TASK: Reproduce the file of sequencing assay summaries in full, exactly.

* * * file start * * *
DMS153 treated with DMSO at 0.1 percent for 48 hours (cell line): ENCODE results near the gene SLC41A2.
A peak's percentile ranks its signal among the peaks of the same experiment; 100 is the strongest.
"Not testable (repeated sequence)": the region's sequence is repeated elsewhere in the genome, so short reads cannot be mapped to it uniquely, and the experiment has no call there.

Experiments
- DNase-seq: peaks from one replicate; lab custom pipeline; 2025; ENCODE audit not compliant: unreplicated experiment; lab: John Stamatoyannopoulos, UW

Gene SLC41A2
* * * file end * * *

DMS153 treated with DMSO at 0.1 percent for 48 hours (cell line): ENCODE results near the gene SLC41A2.
A peak's percentile ranks its signal among the peaks of the same experiment; 100 is the strongest.
"Not testable (repeated sequence)": the region's sequence is repeated elsewhere in the genome, so short reads cannot be mapped to it uniquely, and the experiment has no call there.

Experiments
- DNase-seq: peaks from one replicate; lab custom pipeline; 2025; ENCODE audit not compliant: unreplicated experiment; lab: John Stamatoyannopoulos, UW

Gene SLC41A2